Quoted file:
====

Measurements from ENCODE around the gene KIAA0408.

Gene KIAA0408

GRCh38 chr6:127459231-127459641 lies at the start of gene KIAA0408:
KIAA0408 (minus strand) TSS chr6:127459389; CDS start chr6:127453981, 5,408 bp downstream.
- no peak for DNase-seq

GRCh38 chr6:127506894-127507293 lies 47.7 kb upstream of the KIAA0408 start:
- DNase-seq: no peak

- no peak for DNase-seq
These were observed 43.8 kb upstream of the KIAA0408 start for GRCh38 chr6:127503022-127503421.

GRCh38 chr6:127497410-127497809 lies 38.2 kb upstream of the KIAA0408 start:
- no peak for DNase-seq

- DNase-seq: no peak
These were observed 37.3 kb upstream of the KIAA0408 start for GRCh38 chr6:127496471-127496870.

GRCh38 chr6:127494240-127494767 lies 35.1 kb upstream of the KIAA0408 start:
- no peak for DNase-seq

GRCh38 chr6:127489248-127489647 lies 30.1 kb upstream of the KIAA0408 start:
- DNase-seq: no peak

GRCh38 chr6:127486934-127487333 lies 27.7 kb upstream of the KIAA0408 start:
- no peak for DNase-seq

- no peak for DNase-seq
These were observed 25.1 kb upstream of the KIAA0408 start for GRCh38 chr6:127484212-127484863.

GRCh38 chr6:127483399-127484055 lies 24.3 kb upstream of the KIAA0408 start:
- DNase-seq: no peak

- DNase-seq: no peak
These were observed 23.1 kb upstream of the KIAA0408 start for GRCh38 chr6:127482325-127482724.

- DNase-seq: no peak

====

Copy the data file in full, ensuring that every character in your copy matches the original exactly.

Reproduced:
Measurements from ENCODE around the gene KIAA0408.

Gene KIAA0408

GRCh38 chr6:127459231-127459641 lies at the start of gene KIAA0408:
KIAA0408 (minus strand) TSS chr6:127459389; CDS start chr6:127453981, 5,408 bp downstream.
- no peak for DNase-seq

GRCh38 chr6:127506894-127507293 lies 47.7 kb upstream of the KIAA0408 start:
- DNase-seq: no peak

- no peak for DNase-seq
These were observed 43.8 kb upstream of the KIAA0408 start for GRCh38 chr6:127503022-127503421.

GRCh38 chr6:127497410-127497809 lies 38.2 kb upstream of the KIAA0408 start:
- no peak for DNase-seq

- DNase-seq: no peak
These were observed 37.3 kb upstream of the KIAA0408 start for GRCh38 chr6:127496471-127496870.

GRCh38 chr6:127494240-127494767 lies 35.1 kb upstream of the KIAA0408 start:
- no peak for DNase-seq

GRCh38 chr6:127489248-127489647 lies 30.1 kb upstream of the KIAA0408 start:
- DNase-seq: no peak

GRCh38 chr6:127486934-127487333 lies 27.7 kb upstream of the KIAA0408 start:
- no peak for DNase-seq

- no peak for DNase-seq
These were observed 25.1 kb upstream of the KIAA0408 start for GRCh38 chr6:127484212-127484863.

GRCh38 chr6:127483399-127484055 lies 24.3 kb upstream of the KIAA0408 start:
- DNase-seq: no peak

- DNase-seq: no peak
These were observed 23.1 kb upstream of the KIAA0408 start for GRCh38 chr6:127482325-127482724.

- DNase-seq: no peak